You also want to leave early because it’s almost inevitable that you’ll do a little back-tracking. Or take a different, longer route than you planned because you started off the day with a sub-optimal map situation (lesson learned: make sure to get a VERY detailed map from your hostel). And, in our case, we got a little delayed because one of our new friends disappeared in the first 10 minutes of the hike. We came across the husband of a couple we’d met the night before and he was looking around for his wife. It did seem strange that she would have gotten so far ahead, and not come back looking for him. So, we helped him look up and down the trails, and yell for her (my voice, as you may know, carries). It got to the point where I was looking down the sides of the crater thinking we were going to have to call in a search party. But, luckily, we found her and all was well. This is Chris looking for her (if you can even find him). Another lesson learned: wear something bright so people can find you.
We dutifully followed signs to Chugchilan, but apparently those mark some alternate path, rather than the one we intended to hike. I think I see the path here in this photo that we meant to be on…oh well. I maintain that we weren’t lost, though. We just weren’t where we wanted to be.
Eventually, we got caught in the rain. If you know me – you know how much I really hate the rain. But, I knew it was likely – so I’d prepared with all the right gear. And it wasn’t coming down THAT hard. So, was I feeling pretty good about my hardcore-edness and lack of complaining. And then we arrived at the bottom of this valley…and it was clear we’d have to climb up the other side before the day was done. It was a low moment. But I felt worse for Chris, who was feeling pretty sick at this point, on top of everything. Some combination of the altitude and a cold/flu. But, he soldiered through.
Mercifully, it cleared up right as we arrived at the Black Sheep Inn in Chugchilan.
This place was really nice. It was a good deal more expensive than the other hostels along the route. Honestly – I’m not sure it was worth it if you were just stopping there for a night. I’d probably stay at the Hostal Cloud Forest if I were on the same schedule again. But, if you plan to spend a few days in Chugchilan, this place is great. It has some extra amenities, including a yoga room that opens onto this deck:
And the guy who runs it is very nice and helpful. Each night after dinner he goes around to ask each group what they want to do the next day and helps them arrange it. All the food is vegetarian, but really good and hearty. And it’s eco-friendly. Which, I think, is related to why the bathroom for the main house looked more like a greenhouse. I don’t know if the plants served a function in the system…or if an outhouse just makes for a good greenhouse. But, there you have it.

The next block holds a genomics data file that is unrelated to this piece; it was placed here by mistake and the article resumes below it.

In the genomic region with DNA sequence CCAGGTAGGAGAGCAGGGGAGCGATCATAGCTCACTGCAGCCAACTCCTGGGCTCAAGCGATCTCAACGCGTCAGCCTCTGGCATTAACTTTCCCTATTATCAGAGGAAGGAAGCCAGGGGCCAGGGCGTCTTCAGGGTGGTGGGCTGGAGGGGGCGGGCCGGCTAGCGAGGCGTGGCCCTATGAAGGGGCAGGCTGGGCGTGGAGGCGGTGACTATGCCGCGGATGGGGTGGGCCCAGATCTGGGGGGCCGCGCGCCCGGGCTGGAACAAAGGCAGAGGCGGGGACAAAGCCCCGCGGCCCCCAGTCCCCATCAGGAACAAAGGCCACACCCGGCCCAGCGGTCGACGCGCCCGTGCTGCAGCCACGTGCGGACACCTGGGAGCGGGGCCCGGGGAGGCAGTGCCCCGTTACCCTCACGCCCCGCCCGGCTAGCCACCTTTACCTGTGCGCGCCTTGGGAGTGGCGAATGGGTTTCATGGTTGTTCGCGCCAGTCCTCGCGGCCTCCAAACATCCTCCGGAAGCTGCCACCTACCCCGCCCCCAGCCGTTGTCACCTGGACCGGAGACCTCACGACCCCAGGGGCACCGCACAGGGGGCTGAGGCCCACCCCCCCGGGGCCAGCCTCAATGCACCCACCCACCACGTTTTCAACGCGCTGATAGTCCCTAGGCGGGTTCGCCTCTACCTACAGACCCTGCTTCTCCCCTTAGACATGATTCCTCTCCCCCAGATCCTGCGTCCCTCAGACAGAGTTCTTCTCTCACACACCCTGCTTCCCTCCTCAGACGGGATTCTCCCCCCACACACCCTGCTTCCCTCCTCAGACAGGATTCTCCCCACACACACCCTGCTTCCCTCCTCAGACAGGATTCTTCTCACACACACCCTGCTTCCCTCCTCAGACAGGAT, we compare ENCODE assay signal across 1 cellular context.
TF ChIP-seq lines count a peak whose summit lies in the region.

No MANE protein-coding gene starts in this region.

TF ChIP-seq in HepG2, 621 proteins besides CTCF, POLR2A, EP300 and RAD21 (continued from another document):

Chris was still feeling pretty sick, so we decided to scrap the big hike to Isinlivi and just get a ride there, instead. We were pretty disappointed, but at least we didn’t miss out on the great views.
We arrived at the Hostal Llullu Llama. Everyone gushes over this place, so our expectations were high. And it didn’t disappoint. We’d booked one of the private cottages, which was really nice. We were the only suckers we met only traveling for a week. Most people had at least 3 weeks. But, the flip side of that was that we didn’t feel the need to stay in dorms and could “splurge” for the private cottage with a deck. This is kind of our sweet spot – living large in a cheap country.
Chris was feeling a little better and we decided to head out on a smaller hike. Llullu Llama had a whole binder of hikes with details on distance, time, elevation gain, etc. And they’ll send you off with the map and directions of whichever hike you choose. So, we picked a hike and set out. I felt pretty confident that we knew what we were doing. And even in retrospect, I don’t think this was a particularly tricky route. But, we managed to screw it up by missing a turn at some point around the soccer field. We knew it, but didn’t feel like back-tracking. And we knew that we were just heading up the hill in front of us – so we went rogue.
It was not the most graceful ascent. We did a lot of scrambling straight up. And we almost got attacked by a dog up on the slope with its owner, who was working her field. And no doubt wondering what in the hell we were doing. But, we did eventually get to the summit. In our defense, here is Chris going back down “the path”:
And on the way back, Chris made lots of friends.
We had a great final evening on the loop. A number of people we’d met along the way were staying at Llullu Llama that night, and we met a new bunch of people. There was a great meal, lots of drinks, and some fairly intense Rummikub playing (although, I stayed out of that and just chatted up whoever wasn’t currently playing).
The only bus options directly from Isinlivi to Latacunga were (a) a 3am bus or (b) the milk truck. I was tempted by the milk truck just for the story. But, we ended up paying $40 for a private ride to go the 2.5 hours back. It seemed well worth the price, as we still had the 2 hour bus ride to Quito, an hour taxi ride between Quito’s southern and northern bus stations, and another 2 hour bus ride to Otavalo.
Despite getting lost, rained on, and sick along the way, we actually really enjoyed our time here. It was beautiful, challenging and a lot of fun. We would highly recommend it to anyone. Bye, Quilotoa Loop!
For the entire set of photos from our trip, see the Quilotoa Loop Photo Journal.